Tax­men Tap Data An­a­lyt­ics to Un­cover Be­nami Deals Num­ber crunch­ers big help also as phone records, so­cial me­dia in­ter­ac­tions turn into key data for I-T dept

The Economic Times - - Companies: Pursuit Of Profit - Sachin.Dave@ times­

Mumbai: It’s not un­usual to form an in­vest­ment com­pany for buy­ing an ex­pen­sive res­i­den­tial apart­ment. But in the case of a city Golf Link Road apart­ment, the ul­ti­mate ben­e­fi­ciary was found to be direc­tor in an in­vest­ment com­pany — liv­ing in a mod­est house in See­lam­pur, earn­ing less than .₹ 1 lakh a year and not own­ing a car or a credit card.

In­come tax of­fi­cials sus­pected it to be a be­nami trans­ac­tion, a prop­erty bought by a busi­ness­man in his driver’s name. Un­cov­er­ing the cul­prit would take them through a con­found­ing maze of data — phone records, credit card and PAN de­tails, tax re­turns and even so­cial me­dia plat­forms. Here’s where data an­a­lysts and num­ber crunch­ers come into play.

“It’s vir­tu­ally im­pos­si­ble to go through var­i­ous struc­tured and un­struc­tured data sources and make sense of them,” said an of­fi­cial. “But data col­lected through var­i­ous sources leaves a pat­tern and an­a­lyt­ics can raise red flags that tax of­fi­cers can in­ves­ti­gate fur­ther.”


Amit Ma­hesh­wari, part­ner, Ashok Ma­hesh­wary & As­so­ciates, con­curs. “Data an­a­lyt­ics would be an ex­tremely help­ful tool in so­cial and fi­nan­cial pro­fil­ing of tax­pay­ers and to gen­er­ate valu­able and ac­tion­able in­sight. This would be par­tic­u­larly use­ful in dis­cov­er­ing be­nami prop­er­ties, which are dif­fi­cult to catch other­wise.”

Ex­perts say de­mon­eti­sa­tion has brought sev­eral sus­pi­cious trans­ac­tions

un­der the tax depart­ment’s scru­tiny via cross-ref­er­enc­ing older data with that col­lected on cash de­posits. “De­mon­eti­sa­tion, in some way, was a trig­ger and data an­a­lyt­ics can es­tab­lish link­ages between peo­ple, their in­come and in­vest­ments and can raise red flags,” said Jaski­ran Bha­tia, part­ner, tax an­a­lyt­ics, Deloitte In­dia. “The gov­ern­ment is now us­ing ad­vanced tools for both struc­tured and un­struc­tured data and can an­a­lyse and es­tab­lish re­la­tion­ship between dif­fer­ent en­ti­ties or peo­ple go­ing up to 16 lev­els deep, based on dif­fer­ent set of data such as ad­dresses, phone call pat­terns, so­cial me­dia in­ter­ac­tions, travel trends and in­come tax re­turns.”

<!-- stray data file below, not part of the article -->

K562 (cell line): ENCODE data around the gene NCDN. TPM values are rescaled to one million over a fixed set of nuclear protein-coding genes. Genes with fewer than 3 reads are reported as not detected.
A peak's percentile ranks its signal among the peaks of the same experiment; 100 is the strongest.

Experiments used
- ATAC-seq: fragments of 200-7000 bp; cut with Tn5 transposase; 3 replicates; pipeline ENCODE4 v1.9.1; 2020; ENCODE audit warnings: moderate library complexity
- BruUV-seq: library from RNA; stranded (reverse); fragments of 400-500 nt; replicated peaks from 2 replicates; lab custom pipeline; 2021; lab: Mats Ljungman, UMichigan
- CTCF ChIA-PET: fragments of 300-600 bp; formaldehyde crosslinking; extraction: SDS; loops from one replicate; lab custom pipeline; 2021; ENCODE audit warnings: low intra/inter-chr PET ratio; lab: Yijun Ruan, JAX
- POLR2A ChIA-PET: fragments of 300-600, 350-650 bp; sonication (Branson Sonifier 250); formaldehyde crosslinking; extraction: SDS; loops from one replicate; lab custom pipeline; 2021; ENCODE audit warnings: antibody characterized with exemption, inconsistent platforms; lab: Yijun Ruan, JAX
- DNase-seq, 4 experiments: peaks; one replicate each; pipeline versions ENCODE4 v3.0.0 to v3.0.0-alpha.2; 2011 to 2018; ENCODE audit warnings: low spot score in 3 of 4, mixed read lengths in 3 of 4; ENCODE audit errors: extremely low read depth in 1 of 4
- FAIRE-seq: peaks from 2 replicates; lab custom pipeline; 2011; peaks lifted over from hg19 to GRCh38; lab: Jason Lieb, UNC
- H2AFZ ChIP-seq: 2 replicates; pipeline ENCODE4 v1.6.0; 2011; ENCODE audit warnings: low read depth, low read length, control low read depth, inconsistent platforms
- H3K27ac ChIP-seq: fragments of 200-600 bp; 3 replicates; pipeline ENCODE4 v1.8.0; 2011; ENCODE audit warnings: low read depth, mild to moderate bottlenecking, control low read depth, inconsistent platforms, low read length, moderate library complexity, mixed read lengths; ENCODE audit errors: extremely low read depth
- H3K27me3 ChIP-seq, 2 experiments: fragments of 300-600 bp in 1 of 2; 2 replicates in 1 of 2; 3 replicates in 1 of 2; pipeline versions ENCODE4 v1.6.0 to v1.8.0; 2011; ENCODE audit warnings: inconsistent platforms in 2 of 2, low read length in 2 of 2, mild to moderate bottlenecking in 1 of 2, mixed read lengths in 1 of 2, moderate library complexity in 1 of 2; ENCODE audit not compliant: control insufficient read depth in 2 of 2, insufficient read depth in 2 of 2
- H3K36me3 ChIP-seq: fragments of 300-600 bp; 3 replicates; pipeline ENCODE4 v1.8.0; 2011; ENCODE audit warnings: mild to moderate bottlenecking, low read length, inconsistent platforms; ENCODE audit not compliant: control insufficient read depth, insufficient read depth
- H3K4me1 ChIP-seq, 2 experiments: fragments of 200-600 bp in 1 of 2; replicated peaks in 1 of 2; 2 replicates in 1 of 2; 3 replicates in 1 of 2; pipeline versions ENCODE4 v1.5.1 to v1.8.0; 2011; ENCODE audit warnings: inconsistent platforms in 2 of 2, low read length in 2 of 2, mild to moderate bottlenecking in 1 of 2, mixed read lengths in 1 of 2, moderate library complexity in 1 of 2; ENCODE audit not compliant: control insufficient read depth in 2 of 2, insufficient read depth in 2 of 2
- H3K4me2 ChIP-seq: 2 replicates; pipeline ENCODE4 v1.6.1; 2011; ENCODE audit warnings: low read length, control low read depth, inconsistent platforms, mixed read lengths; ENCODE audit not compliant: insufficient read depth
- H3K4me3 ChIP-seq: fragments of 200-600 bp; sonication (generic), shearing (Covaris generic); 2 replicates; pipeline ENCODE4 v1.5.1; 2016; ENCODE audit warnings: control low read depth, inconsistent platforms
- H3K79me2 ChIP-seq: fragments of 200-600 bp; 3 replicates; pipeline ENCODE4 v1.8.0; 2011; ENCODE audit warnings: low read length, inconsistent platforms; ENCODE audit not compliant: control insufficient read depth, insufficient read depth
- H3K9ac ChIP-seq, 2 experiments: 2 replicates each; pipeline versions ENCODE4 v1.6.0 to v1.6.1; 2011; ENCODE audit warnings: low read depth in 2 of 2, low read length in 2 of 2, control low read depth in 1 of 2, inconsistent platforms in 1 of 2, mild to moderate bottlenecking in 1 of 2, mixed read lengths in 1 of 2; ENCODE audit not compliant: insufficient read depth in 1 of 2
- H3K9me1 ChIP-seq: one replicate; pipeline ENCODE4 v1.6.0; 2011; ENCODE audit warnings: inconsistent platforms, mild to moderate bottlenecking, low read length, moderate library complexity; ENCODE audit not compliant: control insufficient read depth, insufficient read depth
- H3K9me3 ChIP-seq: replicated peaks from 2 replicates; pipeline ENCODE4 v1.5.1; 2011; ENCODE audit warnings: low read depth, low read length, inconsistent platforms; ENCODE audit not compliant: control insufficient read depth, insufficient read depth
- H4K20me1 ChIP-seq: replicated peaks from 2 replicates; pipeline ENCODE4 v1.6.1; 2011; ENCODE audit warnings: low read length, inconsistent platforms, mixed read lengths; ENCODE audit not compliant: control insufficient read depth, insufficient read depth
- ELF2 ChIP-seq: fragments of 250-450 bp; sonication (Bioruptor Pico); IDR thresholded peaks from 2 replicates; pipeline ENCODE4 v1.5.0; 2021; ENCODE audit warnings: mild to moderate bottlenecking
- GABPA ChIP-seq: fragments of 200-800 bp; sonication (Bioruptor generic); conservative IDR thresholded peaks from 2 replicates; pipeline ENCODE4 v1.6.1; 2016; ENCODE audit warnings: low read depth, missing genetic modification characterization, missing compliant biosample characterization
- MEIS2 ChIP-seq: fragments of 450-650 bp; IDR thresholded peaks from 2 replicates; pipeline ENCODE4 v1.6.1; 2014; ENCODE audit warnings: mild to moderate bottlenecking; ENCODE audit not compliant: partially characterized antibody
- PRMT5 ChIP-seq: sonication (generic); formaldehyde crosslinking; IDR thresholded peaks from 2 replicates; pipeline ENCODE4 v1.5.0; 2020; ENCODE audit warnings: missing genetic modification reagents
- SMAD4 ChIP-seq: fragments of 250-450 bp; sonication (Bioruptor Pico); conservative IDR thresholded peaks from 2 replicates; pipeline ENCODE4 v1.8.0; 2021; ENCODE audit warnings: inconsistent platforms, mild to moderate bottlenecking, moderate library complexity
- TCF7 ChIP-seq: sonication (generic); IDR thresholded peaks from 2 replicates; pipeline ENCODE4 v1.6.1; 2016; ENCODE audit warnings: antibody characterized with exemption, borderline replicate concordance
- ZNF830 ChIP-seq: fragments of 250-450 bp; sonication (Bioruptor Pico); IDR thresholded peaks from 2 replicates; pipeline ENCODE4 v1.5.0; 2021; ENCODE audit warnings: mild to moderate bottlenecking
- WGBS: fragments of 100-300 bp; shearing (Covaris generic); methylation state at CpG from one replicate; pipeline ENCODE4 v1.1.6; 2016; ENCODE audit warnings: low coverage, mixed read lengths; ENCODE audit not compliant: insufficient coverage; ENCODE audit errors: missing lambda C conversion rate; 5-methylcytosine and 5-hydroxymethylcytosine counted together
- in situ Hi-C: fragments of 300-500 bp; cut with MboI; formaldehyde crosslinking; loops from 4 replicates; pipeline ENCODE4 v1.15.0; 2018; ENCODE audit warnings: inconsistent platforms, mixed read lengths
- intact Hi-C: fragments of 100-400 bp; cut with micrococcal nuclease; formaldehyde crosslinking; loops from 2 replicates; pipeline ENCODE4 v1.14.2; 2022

If .₹ 5 lakh was de­posited into a

bank ac­count dur­ing de­mon­eti­sa­tion, the tax depart­ment checks the holder’s in­ter­ac­tions on so­cial me­dia or on the phone. “Say, the ac­count holder in­ter­acts with five peo­ple of­ten. So those five peo­ple’s data — tax re­turns, phone records and so­cial net­work­ing ac­tiv­i­ties — can be an­a­lysed. If th­ese five in­ter­act with 25 oth­ers, all that data can also be scru­ti­nised and so on,” ex­plained a per­son in the know.

Ex­perts say de­mon­eti­sa­tion has brought sev­eral sus­pi­cious trans­ac­tions un­der the tax depart­ment’s scru­tiny


Com­bined with the GST data, it may be tough to evade the tax­man now. “As the in­for­mal econ­omy shrinks fur­ther post de­mon­eti­sa­tion and GST, de­ploy­ing data an­a­lyt­ics is the fu­ture of the tax ad­min­is­tra­tion, which is keen to in­crease the tax:GDP ra­tio. We be­lieve this would be a game-changer,” said Ma­hesh­wari.

Ac­cord­ing to Bloomberg, the gov­ern­ment has spent around .₹ 1,000 crore on the data an­a­lyt­ics Project In­sight. The tax depart­ment is now also look­ing at so­cial me­dia plat­forms in­clud­ing In­sta­gram, Face­book and Twit­ter, to cor­re­late with tax re­turns.

So you can run, but you can’t hide, as one tax of­fi­cial ex­plained in a hu­mor­ous vein. “You use your driver’s name to in­vest in real es­tate, your maid’s bank ac­count to de­posit your black money dur­ing de­mon­eti­sa­tion. But you have to use your pass­port to go abroad and then you want to brag about it on Face­book too,” he laughed.

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